Barbara M. Goodstein
Barbara M. Goodstein ()

The unprecedented financial crisis in the Commonwealth of Puerto Rico has required an equally unprecedented response from both creditors and the U.S. government. With over $70 billion of indebtedness outstanding, Puerto Rico’s debt level is roughly seven times that of Detroit when it filed for bankruptcy. “Factbox—Puerto Rico versus Detroit: What’s Different?,” Reuters (May 3, 2017). Unlike Detroit, however, it does not have the benefit of U.S. Bankruptcy Code Chapter 9 to help it navigate through this calamity.

Chapter 9 of the Bankruptcy Code provides for and governs municipal bankruptcies.11 U.S.C. §§901-946. It does not cover states (or commonwealths), nor, due to a notable exception to the definition of “State,” does it cover municipalities or government corporations of Puerto Rico. In mid-2015 we discussed in this column an attempt by Puerto Rico to bridge this gap by enacting its own municipal debt adjustment and restructuring law called the Puerto Rico Corporation Debt Enforcement and Recovery Act. See Barbara M. Goodstein and Christophe Wassaf, “Puerto Rico Confronts a Dilemma of Constitutional Proportions” 254 N.Y.L.J. 25 (Aug. 6, 2015). But the U.S. Supreme Court in Puerto Rico v. Franklin Cal. Tax-Free Trust, 136 S. Ct. 1938 (2016), subsequently quashed that attempt, finding the act preempted by the U.S. Bankruptcy Code.

A second, more successful, attempt to provide a framework to manage Puerto Rico’s debt came in the form of the Puerto Rico Oversight, Management, and Economic Stability Act, commonly known as PROMESA. 48 U.S.C. §§2101-2241. This bill was introduced into Congress on May 18, 2016 and signed into law by President Barack Obama on June 30, 2016. Notably, the statute was passed under the powers granted to Congress by article IV, §3 of the U.S. Constitution, which provides Congress the power to “dispose of and make all needful rules and regulations for territories” and not by the powers granted under the “Bankruptcy Clause” of the Constitution (Article 1, §8, clause 4), which gives the federal government the ability to regulate bankruptcy for states.

PROMESA, through its title III, and less so title VI, establishes a basis for bankruptcy-type procedures for both the Commonwealth and its public corporations and municipalities. Among other things, title III enables Puerto Rico or another covered entity through an “adjustment of debts” to reorganize much as a municipal entity can under Chapter 9 of the Bankruptcy Code. In fact, less than a year later, on May 3, 2017, the Financial Oversight and Management Board for Puerto Rico approved, certified and filed on behalf of the Commonwealth a voluntary petition for relief under title III with the U.S. District Court of the District of Puerto Rico. Two days later it took the same actions in respect of a voluntary petition on behalf of the Puerto Rico Sales Tax Financing Authority (known as COFINA). It has since filed petitions as well for the Puerto Rico Highways and Transportation Authority and the Employees’ Retirement System for the Commonwealth of Puerto Rico.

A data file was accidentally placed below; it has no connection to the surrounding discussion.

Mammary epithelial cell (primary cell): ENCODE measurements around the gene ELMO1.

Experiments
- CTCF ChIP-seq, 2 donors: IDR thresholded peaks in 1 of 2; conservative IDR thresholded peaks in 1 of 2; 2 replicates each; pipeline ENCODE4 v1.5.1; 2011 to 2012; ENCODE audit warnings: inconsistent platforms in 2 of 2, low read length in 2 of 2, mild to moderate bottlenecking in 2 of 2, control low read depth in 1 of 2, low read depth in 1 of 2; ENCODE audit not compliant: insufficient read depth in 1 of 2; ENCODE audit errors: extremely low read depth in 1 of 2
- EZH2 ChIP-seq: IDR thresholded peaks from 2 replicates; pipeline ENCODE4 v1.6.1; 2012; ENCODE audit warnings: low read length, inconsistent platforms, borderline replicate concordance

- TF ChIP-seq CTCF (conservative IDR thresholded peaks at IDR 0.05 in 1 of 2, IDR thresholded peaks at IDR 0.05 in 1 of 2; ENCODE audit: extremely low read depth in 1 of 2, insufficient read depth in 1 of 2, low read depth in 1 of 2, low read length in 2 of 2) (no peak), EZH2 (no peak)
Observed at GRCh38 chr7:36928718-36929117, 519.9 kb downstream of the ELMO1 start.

Though deeply rooted in Chapter 9 of the Bankruptcy Code, title III also has some very distinctive features. But to understand title III one must appreciate some of the other features of PROMESA.

Section 101 of PROMESA created an eight-person federally-appointed Financial and Oversight Management Board for Puerto Rico (notwithstanding its name, the act provides that boards may also be appointed for Guam, the Virgin Islands, America Samoa and the Commonwealth of the Northern Mariana Islands). All members are appointed by the U.S. president. Six must be recommended by Congress and one member must be a resident of Puerto Rico. The board has significant authority and autonomy in regard to its territory (in this case, Puerto Rico) and the right to designate what will be “covered territorial instrumentalites,” being political subdivisions, public agencies or other instrumentalities (including any instrumentality that is also a bank) or public corporations of such territory, that will be subject to PROMESA. Each territory and its designated covered territorial instrumentalities must develop and comply with fiscal plans and budgets. In turn, those plans and budgets must be approved and certified by the Oversight Board. The board is also required to approve and certify proposed consensual restructuring agreements among debtholders of the territory or instrumentality. Finally, the board has the power to certify and commence a title III proceeding in regard to any such entity.


Much like Chapter 9, the central premise of title III is to facilitate an in-court debt restructuring.

Title III establishes several hurdles to filing a petition (similar to §109 of the Bankruptcy Code). First, no entity can be the subject of a title III proceeding unless the Oversight Board is able to certify under §206 of PROMESA, as determined in its sole discretion, that: (A) the entity: (1) has made good-faith efforts to reach a consensual restructuring with creditors; (2) has adopted procedures necessary to deliver timely audited financial statements; and made public draft financial statements and other information sufficient for any interested person to make an informed decision with respect to a possible restructuring; and (3) has adopted a Fiscal Plan approved by the Oversight Board; and (B) no order approving certain debt consensual adjustment amendments under title VI have been entered or if entered the entity is unable to make its debt payments notwithstanding the approved amendments.